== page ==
Ty Sloane is a mixed race (Ojibwe/East Asian/Irish/Iberian) and Queer (Two-Spirit/Non-Binary) multidisciplinary artist. Ty has a focus in performance art as well as theatre having previously participated in Pride Toronto festival stages for political public performances and the Burlesque stage, in the Paprika Festival as a director (Witness of Obsession and Desire), as an actor at Factory Theatre (Scanner), and is presently working with the Switch Project Residency through Buddies in Bad Times Theatre which focuses on political performance.
As an artist, Ty continues to unpack many intersectionalities within their community and identity, and further develop their own understanding and journey on how identity and live performance intersect and marry. Ty’s grateful for the various support from Native Earth, the community, friends, and most importantly their mum. Miigwetch.
Dramaturg: Donna-Michelle St. Bernard
Ensemble: Cole Alvis, Yolanda Bonnell, Brendan Chandler, Jenn Forgie, Jocelyn Kraynyk, Kathleen MacLean, Nick Nahwegahbow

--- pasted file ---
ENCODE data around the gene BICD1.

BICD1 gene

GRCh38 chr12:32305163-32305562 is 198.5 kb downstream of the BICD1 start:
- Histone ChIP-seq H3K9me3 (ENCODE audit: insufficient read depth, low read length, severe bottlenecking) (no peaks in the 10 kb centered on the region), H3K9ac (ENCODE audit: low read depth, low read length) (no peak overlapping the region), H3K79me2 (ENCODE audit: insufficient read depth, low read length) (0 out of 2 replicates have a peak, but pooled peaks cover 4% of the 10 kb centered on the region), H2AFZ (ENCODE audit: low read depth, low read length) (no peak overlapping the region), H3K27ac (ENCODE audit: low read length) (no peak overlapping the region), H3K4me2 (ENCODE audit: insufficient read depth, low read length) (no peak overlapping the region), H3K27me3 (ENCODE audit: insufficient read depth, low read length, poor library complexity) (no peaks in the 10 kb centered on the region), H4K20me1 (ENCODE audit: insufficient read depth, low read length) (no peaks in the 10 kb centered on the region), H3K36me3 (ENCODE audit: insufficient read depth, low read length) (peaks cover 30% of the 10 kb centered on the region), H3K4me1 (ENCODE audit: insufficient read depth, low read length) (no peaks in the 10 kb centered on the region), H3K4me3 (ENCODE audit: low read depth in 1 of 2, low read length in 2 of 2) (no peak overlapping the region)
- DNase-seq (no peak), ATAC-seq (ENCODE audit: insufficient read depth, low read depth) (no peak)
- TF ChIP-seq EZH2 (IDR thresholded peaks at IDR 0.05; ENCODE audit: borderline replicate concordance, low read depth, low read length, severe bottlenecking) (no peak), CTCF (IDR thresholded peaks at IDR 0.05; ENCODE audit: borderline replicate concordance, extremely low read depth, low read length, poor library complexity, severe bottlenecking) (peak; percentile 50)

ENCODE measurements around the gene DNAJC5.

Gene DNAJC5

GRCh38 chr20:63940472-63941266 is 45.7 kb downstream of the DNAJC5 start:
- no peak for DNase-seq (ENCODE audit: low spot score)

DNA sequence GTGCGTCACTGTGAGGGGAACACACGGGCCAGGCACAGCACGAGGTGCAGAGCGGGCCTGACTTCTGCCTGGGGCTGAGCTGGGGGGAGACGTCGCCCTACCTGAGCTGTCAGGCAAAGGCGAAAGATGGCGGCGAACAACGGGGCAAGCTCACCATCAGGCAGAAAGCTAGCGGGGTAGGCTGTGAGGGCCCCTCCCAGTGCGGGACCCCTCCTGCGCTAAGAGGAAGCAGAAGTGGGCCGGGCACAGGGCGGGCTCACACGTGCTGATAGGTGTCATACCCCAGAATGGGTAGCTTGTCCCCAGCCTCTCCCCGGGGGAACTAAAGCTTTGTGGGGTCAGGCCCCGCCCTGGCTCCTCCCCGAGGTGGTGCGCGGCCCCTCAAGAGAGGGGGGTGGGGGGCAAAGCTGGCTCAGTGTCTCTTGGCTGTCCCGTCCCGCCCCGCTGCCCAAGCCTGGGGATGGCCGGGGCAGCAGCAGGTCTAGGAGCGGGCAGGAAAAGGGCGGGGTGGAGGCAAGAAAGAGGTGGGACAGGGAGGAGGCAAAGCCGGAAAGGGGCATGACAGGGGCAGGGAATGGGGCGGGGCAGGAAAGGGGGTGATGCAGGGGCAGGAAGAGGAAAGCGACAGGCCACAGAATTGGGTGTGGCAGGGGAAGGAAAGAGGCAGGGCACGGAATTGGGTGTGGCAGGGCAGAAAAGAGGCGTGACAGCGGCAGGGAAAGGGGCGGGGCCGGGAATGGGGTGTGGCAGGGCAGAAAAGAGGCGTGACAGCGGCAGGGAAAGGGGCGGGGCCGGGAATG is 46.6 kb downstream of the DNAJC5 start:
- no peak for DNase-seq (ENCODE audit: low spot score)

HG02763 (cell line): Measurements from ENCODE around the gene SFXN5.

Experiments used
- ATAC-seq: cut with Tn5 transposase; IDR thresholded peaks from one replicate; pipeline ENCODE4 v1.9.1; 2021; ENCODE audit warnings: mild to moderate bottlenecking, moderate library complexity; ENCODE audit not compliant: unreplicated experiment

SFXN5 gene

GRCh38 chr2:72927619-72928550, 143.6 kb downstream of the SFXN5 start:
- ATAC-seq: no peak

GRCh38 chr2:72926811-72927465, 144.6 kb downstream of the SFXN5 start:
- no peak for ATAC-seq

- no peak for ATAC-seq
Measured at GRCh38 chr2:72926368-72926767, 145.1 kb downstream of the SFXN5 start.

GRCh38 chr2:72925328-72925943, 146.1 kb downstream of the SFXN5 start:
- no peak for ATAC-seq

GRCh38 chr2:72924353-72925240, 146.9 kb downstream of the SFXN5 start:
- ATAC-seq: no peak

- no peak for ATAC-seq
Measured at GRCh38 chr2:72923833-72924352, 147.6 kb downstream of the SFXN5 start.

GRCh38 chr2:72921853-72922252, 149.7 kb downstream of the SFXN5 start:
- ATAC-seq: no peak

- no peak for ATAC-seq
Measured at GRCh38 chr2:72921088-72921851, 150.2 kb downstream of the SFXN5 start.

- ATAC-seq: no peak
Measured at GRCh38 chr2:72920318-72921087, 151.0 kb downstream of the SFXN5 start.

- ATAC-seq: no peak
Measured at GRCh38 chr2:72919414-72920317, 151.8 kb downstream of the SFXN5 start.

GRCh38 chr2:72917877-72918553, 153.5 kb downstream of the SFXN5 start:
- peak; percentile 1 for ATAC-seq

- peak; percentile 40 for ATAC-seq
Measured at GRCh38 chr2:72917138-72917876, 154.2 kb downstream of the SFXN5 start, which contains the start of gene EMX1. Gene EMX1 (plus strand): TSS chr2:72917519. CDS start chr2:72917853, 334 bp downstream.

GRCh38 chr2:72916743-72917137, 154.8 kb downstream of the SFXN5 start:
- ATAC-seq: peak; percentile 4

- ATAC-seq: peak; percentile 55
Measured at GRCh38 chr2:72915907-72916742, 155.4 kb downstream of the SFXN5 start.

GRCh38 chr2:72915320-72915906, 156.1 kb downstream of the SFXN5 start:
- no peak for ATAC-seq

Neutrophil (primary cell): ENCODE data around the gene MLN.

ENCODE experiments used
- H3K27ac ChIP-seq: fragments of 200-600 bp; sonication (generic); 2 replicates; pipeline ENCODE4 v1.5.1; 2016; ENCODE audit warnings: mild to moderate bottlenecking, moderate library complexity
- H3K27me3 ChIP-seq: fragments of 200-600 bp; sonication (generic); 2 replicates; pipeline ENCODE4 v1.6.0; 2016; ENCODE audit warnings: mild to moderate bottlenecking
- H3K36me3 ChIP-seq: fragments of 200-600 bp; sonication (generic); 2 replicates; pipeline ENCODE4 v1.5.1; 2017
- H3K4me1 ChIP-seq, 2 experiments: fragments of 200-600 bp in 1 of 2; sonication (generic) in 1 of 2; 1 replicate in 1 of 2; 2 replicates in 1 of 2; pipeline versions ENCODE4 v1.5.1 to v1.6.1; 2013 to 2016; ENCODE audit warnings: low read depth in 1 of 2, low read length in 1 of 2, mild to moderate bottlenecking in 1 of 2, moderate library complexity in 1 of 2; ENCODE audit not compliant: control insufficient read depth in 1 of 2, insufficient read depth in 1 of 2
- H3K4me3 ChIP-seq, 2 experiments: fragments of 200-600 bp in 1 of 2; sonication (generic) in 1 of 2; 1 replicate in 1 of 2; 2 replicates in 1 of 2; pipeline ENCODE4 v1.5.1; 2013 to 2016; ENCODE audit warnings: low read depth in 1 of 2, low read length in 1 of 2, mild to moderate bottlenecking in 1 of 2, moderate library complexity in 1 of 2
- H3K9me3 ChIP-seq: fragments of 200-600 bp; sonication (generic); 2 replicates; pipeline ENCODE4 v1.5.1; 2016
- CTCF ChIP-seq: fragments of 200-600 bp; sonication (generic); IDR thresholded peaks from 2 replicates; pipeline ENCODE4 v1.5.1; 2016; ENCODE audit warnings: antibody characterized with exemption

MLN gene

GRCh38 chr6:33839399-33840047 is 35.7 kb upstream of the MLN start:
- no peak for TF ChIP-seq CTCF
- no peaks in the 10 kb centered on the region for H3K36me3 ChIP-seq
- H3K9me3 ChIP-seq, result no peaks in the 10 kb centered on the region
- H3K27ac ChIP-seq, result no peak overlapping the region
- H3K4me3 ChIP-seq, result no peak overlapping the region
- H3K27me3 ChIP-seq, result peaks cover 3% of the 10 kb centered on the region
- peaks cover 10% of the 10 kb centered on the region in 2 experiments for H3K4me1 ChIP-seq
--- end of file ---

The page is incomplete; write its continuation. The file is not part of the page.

by Olivia Shortt
Olivia Shortt is a Toronto-based saxophonist (Anishinaabe-Irish) from Nipissing First Nation. She has performed with Polaris Prize winner Tanya Tagaq as a member of the Element Choir, opened for Arcade Fire’s Sarah Neufeld in the Dialectica Saxophone Quartet, and recorded Robert Lemay’s Fragments Noirs with her duo Stereoscope two kilometres underground in a Neutrino Lab (SnoLab).
Dramaturg: Ross Manson
by Natalie Sappier
“In my First Nation community, I feel accepted, loved. In my community, I feel Wolastoqiyik; I see on my skin; I feel it in my spirit. But…outside that circle, I am challenged. Unknown blood in me carried by my unknown father. Half Breed blood trailed in my body from scattered lands and unknown ancestors. Half Breed, a world that is vile, mean, painful, and shameful. But I see the word as I feel the word in my Half Breed blood. Mom, tell me how it felt to carry me in your belly.”
Natalie Sappier-Samaqani Cocahq is a Wolastoqiyik Indigenous multidisciplinary artist from Tobique First Nation, New Brunswick. She began her art practice as a painter and designer, painting with style of storytelling that is rooted from Wolastoqiyik motifs. She is inspired by Wabanaki Lands and teachings, a symbolic movement she calls “dancing the four directions” which represent emotions, dance, spirit and song.